Wednesday, June 19, 2013
The Maine-made tempeh universe is expanding. Lalibela Farm is now offering a third variety of tempeh and this one is made with organic Jacob's cattle beans grown right here in Maine. A fermented bean product, tempeh is a staple food of Indonesia, and in the U.S. it's a favorite with fermentation enthusiasts, folks who follow a vegetarian diet and people looking to eat more plant-based meals.
The organic farm, run by Jamie and Andy Berhanu, is located in Bowdoinham and has been selling tempeh since 2009. (This column I wrote in 2009 talks about how the tempeh is made.) Tempeh is traditionally created with soybeans, and the original variety of Lalibela Farm tempeh is made with soybeans. It's second variety is made with black beans.
The new variety has only three ingredients: Maine grown organic Jacob's cattle beans, tempeh culture and organic apple cider vinegar. Jacob's cattle beans are an heirloom variety with a long history in Maine.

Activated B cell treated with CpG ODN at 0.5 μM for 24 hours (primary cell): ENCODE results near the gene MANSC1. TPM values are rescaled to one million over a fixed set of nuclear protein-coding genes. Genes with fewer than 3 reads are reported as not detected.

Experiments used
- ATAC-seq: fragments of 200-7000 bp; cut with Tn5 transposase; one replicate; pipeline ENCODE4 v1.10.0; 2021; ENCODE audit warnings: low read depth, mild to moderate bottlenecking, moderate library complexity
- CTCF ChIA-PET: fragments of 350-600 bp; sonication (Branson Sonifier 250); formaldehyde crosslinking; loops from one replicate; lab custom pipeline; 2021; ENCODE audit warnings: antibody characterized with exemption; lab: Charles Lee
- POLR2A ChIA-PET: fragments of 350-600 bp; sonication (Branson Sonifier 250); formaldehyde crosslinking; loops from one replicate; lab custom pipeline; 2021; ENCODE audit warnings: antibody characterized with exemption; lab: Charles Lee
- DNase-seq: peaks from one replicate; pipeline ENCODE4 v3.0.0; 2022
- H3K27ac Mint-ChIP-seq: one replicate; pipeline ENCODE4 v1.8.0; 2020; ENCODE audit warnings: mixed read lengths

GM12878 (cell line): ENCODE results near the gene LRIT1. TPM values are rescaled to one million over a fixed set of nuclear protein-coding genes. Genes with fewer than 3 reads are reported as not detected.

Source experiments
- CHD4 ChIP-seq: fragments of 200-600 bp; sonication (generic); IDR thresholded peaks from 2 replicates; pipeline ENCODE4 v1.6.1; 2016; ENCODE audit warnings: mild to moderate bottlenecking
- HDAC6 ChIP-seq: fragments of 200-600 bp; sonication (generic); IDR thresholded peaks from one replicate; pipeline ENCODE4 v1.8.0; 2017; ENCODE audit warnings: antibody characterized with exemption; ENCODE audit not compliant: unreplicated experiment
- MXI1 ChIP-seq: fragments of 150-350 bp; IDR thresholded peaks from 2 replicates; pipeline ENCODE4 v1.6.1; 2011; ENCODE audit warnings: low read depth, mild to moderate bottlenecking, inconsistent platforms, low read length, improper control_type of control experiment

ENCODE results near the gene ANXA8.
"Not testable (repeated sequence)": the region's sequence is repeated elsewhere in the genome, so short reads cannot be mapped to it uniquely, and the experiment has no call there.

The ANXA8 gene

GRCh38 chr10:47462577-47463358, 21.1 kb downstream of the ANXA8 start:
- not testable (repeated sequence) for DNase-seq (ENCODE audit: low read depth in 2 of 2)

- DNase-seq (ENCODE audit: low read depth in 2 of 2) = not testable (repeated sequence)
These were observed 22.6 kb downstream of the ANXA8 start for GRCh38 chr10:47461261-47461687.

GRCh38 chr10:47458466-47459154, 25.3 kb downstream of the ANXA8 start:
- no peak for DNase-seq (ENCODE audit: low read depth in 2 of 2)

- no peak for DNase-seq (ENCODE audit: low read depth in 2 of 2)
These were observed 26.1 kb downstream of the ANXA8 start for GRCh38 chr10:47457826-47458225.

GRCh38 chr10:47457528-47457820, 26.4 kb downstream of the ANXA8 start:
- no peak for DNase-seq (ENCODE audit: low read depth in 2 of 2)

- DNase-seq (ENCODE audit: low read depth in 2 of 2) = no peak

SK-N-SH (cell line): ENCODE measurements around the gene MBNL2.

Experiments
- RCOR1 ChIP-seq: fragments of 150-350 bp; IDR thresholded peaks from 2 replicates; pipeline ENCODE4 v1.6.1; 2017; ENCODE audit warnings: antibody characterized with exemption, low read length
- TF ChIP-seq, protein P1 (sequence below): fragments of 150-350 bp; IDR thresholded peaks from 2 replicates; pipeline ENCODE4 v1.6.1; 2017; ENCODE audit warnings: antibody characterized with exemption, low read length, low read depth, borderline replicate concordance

Each 8 ounce package sells for $3.75, and you can buy it directly from the farmers at the Portland Farmers Market on Wednesdays and Saturdays. The tempeh is distributed by Crown O'Maine Organic Cooperative, which means that many health food stores, local markets and buying clubs should be stocking it soon, if they haven't already.
The Jacob's cattle bean tempeh can be prepared just like soybean tempeh. For inspiration, check out these tempeh recipes on the Lalibela Farm website.
Meredith Goad has harvested oysters on the Chesapeake Bay, eaten reindeer in Finland and sipped hot chai in the Himalayas. She writes the weekly Soup to Nuts column and enjoys a good cocktail.
Susan Axelrod's food writing career began in the kitchen; she owned a restaurant and catering business before turning to journalism more than a decade ago. To relax, she bakes, gardens and hikes with her husband and their two dogs. A newcomer to Portland, she is an online content producer for the Press Herald.
Susan can be contacted at 791-6310 or saxelrod [at] pressherald.com.
On Twitter: @susansaxelrod
Wendy Almeida and her family have a smattering of livestock and a summer garden. After 10 years of her kids being involved in 4-H, she's finally accepted the term "hobby farm" to describe her family's work at sustainable living. These days her morning starts with milking a goat before heading into the office for her day job as an assistant editor for features.
Wendy can be contacted at wea [at] mainetoday.com or on Twitter @wea1021.